Wednesday, October 26, 2011

Comparing the Market Viability of Two Methods of Shiitake Mushroom Production (Seasonal vs. Year-Round Production on Logs)

SARE Farmer/Rancher Grant #FNC02-417 – Earnest Bohner, Lampe MO

Objective: To explore the feasibility of expanding an existing shiitake mushroom operation to offer a year-round supply to customers.

Results: We began our farming operation, Persimmon Hill Farm, in 1982 with the planting of two acres of highbush blueberries. Later we added more blueberries, blackberries, gooseberries, apples, and shiitake mushrooms. We are primarily a you-pick farm, but we also sell products such as jams, berry-flavored barbecue sauces, butters, biscuit mixes, and other items wholesale to some retailers and do some mail-order sales through

We produce log-grown shiitake mushrooms indoors. About 3,000 logs are inoculated each year; logs can be used for three to four years.

Logs are taken indoors in baskets that contain 60 logs each, soaked in tanks of water in our fruiting building and then placed in racks where they fruit. Then, they’re removed and placed in the “laying yard” until their next fruiting. The water tanks are in the floor of building.

The fruiting building is about 14 feet square and has a hoist that reduces labor while soaking the logs. The fruiting racks have trolleys that allow for easy access for loading and harvest.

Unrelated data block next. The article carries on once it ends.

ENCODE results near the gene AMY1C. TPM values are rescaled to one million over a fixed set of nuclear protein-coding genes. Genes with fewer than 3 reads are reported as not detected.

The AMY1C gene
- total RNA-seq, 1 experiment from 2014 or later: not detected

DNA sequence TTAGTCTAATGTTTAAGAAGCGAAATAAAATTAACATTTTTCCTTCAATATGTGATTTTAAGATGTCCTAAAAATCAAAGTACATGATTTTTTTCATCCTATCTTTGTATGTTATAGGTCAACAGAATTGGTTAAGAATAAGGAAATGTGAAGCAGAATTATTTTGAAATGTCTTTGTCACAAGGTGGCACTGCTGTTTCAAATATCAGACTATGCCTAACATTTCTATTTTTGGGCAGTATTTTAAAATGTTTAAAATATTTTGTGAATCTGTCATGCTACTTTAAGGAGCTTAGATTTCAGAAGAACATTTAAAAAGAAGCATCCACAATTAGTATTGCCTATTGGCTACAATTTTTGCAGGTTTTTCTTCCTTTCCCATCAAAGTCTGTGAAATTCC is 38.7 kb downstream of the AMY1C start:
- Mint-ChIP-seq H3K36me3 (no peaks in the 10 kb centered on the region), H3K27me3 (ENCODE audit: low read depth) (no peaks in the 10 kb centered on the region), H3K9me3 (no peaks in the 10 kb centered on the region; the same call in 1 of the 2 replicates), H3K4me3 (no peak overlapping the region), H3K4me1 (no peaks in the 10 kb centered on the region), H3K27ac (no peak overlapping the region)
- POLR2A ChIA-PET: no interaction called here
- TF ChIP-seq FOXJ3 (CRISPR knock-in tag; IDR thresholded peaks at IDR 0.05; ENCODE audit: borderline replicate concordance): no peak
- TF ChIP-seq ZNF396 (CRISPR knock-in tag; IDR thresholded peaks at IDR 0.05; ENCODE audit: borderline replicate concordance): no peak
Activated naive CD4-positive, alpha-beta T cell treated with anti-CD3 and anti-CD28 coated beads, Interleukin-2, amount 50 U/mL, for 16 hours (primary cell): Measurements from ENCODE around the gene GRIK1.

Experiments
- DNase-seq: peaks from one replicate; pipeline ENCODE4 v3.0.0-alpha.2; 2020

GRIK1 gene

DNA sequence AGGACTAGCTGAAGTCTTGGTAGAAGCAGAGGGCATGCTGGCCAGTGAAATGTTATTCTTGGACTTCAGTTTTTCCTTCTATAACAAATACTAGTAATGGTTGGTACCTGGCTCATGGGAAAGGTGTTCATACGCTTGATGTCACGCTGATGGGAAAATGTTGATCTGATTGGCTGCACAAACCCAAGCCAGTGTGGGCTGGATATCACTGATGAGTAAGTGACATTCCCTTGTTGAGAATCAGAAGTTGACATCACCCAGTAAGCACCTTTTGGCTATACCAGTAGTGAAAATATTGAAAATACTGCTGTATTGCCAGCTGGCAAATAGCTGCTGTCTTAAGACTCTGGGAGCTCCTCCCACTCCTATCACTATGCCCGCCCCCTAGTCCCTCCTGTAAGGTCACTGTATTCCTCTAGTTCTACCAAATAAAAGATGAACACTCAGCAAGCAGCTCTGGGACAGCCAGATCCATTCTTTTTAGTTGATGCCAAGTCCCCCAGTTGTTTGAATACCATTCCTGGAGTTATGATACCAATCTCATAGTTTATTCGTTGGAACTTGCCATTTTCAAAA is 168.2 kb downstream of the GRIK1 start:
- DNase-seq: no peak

In addition to selling mushrooms to retail customers, we have a weekly wholesale route for upscale restaurants and grocery stores in the Springfield and Branson region during our primary harvests in the spring and fall.

The fruiting building has allowed us to expand our production to make our shiitakes available to restaurants year round. By doing so, we’re building our business by promising restaurants a steady supply that they can rely on to feature in their menus.

Our new, larger facility was constructed using well proven energy conservation techniques. It also allowed for more labor-efficient production.

We are producing more usable mushrooms with this new facility, but just as important, we’re better able to control the production pace and quality. Growing mushrooms indoors also reduces waste because it reduces weather related damage.

Our production costs per pound dropped significantly. We also noted mushroom quality was improved through the new fruiting process. When using seasonal production, we could produce during six months of the year; now we can produce year-round. While initial capital expense for the building was significant, our increased profits have recouped those costs.

No comments:

Post a Comment